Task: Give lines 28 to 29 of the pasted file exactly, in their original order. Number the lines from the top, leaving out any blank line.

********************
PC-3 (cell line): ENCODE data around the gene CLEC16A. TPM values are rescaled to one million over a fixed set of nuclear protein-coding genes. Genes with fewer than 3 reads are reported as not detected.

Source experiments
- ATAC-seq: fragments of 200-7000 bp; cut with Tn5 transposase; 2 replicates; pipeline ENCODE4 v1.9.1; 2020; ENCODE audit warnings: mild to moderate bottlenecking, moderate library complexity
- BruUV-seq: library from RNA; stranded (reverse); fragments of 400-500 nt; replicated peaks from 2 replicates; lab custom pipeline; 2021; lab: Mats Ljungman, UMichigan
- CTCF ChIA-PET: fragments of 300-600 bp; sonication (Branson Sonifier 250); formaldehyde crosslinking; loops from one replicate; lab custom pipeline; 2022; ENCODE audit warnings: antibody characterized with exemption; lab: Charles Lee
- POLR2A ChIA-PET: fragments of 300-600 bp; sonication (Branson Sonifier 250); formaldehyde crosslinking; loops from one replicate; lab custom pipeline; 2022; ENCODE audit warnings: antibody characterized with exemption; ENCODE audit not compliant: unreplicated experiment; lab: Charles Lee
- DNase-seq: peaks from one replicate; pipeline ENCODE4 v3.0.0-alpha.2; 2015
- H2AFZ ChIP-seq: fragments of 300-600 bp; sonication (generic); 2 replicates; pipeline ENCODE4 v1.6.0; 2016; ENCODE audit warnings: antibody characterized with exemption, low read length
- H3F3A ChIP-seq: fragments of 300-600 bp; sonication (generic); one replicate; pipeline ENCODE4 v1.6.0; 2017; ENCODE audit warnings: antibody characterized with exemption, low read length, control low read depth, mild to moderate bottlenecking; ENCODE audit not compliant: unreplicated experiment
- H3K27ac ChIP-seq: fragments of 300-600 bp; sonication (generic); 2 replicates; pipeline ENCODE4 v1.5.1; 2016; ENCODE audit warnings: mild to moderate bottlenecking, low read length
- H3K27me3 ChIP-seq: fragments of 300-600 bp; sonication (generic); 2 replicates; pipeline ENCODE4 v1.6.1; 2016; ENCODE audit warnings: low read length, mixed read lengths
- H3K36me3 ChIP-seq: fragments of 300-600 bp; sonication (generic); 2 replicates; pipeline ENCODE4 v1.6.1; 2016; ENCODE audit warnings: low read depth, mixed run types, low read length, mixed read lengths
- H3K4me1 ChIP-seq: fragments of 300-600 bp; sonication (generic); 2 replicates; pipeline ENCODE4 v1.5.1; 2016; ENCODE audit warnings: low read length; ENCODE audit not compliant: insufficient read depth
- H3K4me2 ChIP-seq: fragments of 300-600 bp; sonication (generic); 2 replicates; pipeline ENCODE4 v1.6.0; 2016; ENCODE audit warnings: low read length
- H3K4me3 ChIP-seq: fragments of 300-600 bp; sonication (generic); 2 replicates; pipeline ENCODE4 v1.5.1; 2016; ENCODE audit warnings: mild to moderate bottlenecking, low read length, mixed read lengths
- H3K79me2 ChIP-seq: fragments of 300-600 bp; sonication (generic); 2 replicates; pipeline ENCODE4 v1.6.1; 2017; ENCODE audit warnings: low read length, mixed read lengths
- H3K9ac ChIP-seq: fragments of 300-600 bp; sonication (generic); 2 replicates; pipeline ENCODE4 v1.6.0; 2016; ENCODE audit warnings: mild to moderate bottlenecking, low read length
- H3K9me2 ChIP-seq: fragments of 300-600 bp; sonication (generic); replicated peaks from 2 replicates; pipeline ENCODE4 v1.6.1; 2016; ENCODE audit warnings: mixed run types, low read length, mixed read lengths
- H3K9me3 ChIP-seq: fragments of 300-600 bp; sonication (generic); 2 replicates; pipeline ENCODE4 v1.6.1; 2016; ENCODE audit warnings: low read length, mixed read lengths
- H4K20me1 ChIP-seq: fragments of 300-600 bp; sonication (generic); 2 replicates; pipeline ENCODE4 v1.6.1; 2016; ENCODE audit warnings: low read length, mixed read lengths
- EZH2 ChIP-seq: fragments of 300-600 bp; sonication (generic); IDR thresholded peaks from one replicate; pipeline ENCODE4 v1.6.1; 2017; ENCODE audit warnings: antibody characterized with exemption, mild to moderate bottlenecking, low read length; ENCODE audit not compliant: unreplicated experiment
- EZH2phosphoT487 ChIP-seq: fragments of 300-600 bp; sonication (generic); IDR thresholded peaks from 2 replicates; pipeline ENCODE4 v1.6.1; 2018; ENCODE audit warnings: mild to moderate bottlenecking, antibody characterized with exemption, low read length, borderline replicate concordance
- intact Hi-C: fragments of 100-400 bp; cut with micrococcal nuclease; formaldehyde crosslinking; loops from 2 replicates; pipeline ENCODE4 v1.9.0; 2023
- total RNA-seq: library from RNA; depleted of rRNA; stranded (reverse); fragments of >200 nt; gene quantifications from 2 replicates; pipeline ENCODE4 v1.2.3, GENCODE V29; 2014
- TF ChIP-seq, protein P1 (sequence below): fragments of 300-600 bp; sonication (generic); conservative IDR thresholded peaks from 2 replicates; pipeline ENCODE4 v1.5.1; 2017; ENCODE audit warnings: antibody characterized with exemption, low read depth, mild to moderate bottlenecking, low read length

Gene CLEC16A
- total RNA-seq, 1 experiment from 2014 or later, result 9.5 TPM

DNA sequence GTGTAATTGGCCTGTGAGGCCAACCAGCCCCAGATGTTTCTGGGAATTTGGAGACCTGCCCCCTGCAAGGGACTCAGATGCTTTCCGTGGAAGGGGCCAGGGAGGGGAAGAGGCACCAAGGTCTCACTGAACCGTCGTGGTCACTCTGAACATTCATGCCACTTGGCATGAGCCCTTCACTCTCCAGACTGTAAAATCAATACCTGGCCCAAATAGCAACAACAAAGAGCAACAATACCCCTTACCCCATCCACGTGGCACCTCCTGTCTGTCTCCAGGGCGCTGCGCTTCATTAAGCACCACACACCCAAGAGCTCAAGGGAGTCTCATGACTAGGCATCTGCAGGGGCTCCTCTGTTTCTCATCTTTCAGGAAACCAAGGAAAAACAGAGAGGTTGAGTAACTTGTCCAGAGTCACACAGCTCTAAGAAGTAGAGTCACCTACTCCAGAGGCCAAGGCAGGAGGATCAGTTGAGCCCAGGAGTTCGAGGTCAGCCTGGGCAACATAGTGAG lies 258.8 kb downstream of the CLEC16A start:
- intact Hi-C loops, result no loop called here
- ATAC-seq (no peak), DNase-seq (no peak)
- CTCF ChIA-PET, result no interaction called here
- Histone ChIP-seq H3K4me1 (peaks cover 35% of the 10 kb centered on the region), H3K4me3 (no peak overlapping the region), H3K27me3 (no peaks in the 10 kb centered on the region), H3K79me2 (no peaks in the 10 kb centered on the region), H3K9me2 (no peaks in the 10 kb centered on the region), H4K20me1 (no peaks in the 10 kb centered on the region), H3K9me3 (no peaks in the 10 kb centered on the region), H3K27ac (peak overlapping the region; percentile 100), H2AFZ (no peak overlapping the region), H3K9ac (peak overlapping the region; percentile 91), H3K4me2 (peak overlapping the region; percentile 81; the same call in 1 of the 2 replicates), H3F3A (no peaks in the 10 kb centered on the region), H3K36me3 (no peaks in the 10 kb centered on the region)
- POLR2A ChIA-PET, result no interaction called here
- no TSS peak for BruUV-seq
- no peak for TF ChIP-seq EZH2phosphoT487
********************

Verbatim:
DNA sequence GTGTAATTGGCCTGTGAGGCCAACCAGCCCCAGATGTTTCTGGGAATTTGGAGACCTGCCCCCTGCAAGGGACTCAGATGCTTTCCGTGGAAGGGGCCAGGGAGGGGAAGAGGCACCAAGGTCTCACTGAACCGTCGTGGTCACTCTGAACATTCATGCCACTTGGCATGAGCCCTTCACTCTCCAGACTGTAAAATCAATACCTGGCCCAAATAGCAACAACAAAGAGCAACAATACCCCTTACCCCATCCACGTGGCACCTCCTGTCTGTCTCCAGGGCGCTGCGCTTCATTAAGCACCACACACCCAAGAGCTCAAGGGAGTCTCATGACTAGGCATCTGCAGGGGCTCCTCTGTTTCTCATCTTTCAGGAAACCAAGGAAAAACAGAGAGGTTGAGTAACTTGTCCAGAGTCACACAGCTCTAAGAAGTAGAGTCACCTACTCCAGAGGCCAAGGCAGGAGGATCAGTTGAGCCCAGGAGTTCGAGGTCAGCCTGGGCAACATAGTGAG lies 258.8 kb downstream of the CLEC16A start:
- intact Hi-C loops, result no loop called here